Spratt family papers
Scope and Contents
All items are photocopies. 1. Seven pages of notes and anecdotes from the Revolution, no author, no date. Names mentioned include John B. Bamett, Susan Barnett, Capt. Jack Tarleton, Andrew Jackson, James K. Polk, John Williams, Currie family of Caswell Co. 2. Letter to Brother from (L.M McRee?), Kirkville, Ala., May 18, 1835 includes letter to Sister, addressed to T.D. Spratt, Fort Mill. 3. Letter to Niece from' Sam Woods, Orange Co., August 10, 1835, addressed to Widow Margaret Woods, Chester District, SC. 4. Letter to Sister from Your Brother James, includes note to My Dear son from Your Pa, Selma, Dec. 22, 1842. Addressed to Miss Margaret McRee, Fort Mill, York District. 5. Newspaper article reporting on patriotic speech given by T. D. Spratt, in the "Hornets' Nest and True Southron", Charlotte, NC, November 16, 1850. 6. Letter to My Dear Children from John Killian, Catawba Co., Feb. 21st, 1854. Addressed to Frances M. Killian, Chesterville, SC. 7. Letter to My Dear Brother from R. D. Spratt, Florida, April (?8). No address. 8. Letter to My Dear Son Barney from T. D. Spratt, no date, no address. 9. "Recollections of the Spratt Family", July 1875, by T. D. Spratt. 10. Newspaper article, Mecklenburg Neighbors, May 18, 1988, "Bag Held Memoirs, and a Niche in Pre-Revolution History" - interview with Ann Spratt Wilson. 11. Newspaper article,"Homes of the Signers of the Mecklenburg Declaration by Gen. Thomas Polk, Charlotte Daily Observer, May 4, 1913. 12. Lineage chart, "Progenitors of Bamett McRee Spratt & Frances Killian Spratt" 4 pages. 13. Lineage chart, "Descendants of Bamett McRee Spratt and Frances Killian Spratt, 1875-1968" 5 pages. 14. Lineage chart, "One Line of Descendants of Thomas Spratt - First White Settler in Mecklenburg" 2 pages.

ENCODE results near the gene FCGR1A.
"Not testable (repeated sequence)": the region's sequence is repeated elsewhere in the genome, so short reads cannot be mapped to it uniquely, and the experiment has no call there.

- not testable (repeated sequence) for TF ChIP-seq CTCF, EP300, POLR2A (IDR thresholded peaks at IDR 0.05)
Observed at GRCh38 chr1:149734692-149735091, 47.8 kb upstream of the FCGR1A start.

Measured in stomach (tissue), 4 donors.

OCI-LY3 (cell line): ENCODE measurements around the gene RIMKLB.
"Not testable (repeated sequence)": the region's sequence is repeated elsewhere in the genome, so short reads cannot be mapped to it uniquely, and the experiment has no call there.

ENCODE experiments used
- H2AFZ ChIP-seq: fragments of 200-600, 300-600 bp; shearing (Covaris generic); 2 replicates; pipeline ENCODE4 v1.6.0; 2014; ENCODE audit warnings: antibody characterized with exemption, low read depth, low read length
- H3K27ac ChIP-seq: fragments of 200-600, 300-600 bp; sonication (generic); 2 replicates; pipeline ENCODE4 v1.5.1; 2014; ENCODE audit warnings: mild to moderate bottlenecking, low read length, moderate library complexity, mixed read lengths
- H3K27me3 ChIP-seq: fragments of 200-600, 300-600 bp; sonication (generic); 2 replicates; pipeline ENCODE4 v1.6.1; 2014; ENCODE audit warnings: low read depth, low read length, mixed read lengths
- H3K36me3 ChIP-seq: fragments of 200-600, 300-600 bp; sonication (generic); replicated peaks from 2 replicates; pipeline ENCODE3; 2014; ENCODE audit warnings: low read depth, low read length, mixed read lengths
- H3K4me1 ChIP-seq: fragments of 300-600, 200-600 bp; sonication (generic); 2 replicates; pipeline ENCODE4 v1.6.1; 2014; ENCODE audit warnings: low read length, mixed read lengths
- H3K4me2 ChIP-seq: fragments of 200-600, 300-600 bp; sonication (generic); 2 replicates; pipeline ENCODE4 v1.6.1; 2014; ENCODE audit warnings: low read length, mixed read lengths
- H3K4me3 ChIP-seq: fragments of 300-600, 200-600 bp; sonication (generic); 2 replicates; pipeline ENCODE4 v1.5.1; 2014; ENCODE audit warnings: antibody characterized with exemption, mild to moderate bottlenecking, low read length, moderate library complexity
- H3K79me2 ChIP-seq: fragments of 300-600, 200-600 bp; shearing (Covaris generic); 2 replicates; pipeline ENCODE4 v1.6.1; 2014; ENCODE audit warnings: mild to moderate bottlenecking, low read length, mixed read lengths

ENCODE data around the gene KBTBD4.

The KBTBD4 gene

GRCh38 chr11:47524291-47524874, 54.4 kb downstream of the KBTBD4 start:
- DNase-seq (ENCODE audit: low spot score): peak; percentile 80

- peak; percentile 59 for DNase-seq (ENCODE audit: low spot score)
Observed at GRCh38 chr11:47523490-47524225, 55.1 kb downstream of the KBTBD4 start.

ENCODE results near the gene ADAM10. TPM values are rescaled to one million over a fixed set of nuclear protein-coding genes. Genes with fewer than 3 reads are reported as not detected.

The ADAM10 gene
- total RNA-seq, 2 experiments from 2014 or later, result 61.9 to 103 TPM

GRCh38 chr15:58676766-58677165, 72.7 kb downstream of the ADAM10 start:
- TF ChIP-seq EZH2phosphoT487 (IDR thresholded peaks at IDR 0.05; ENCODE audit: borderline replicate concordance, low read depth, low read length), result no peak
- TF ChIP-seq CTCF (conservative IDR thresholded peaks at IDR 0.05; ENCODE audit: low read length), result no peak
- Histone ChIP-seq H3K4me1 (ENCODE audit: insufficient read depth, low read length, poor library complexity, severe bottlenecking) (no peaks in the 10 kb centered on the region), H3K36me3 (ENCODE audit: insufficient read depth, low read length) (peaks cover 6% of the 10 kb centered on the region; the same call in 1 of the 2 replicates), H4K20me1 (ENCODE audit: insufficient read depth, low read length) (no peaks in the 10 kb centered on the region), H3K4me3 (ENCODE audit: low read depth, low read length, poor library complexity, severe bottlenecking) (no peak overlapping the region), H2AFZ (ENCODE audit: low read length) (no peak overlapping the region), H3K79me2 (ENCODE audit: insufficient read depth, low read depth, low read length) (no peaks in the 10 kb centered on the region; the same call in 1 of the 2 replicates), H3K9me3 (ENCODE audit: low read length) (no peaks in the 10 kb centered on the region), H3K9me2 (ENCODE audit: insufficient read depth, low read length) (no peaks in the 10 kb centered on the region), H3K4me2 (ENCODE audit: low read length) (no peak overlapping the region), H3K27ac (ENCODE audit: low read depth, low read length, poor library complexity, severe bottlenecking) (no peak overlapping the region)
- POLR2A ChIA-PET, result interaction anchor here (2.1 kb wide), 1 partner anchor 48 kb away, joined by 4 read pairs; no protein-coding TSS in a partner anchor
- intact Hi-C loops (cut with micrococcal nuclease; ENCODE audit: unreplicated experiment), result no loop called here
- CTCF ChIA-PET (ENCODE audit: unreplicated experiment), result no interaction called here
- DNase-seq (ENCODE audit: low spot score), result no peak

- 1835 - 1988
- Majority of material found within 1835 - 1877
- Spratt family (Family)
Conditions Governing Access
Collection is open for research.
Conditions Governing Use
Some material may be copyrighted or restricted. It is the patron's obligation to determine and satisfy copyright or other case restrictions when publishing or otherwise distributing materials found in the collections.
The Spratt family was first established in Mecklenburg county, North Carolina with the arrival of Thomas Spratt, Sr. (1685-1757) from Pennsylvania around 1750. Thomas is believed to be one of the first settlers to establish a permanent home in the area that is now Charlotte. His daughter, Susannah, married Thomas Polk (one of the founders of Charlotte and Mecklenburg county). His only son, Thomas Spratt, Jr. (1731-1807) moved to his father's plantation on Twelve Mile Creek near present-day Fort Mill, South Carolina around 1753 and became a friend and ally of the Catawba Indians in the area. He fought with them in Lord Dunmore's War in 1774 against the Shawnee on the Kanawha River in present-day West Virginia and earned the nickname "Kanawha." Many Spratt descendants still live in the area, including former U.S. Representative John Spratt.
0.05 Linear Feet
Language of Materials
Photocopies of correspondence, memoirs, genealogical material, and clippings relating to the descendants of Thomas Spratt, one of the first white settlers in Mecklenburg County. Includes a memoir (1875) of Thomas Dryden Spratt with references to the disputed Mecklenburg Declaration of Independence.
Existence and Location of Originals
Copies of originals were in possession of Ann Spratt Wilson as of 1988.
Processed by Randy Penninger, 1988.
- Spratt Family papers
- Randy Penninger
- Description rules
- Describing Archives: A Content Standard
- Language of description
- Script of description
- Code for undetermined script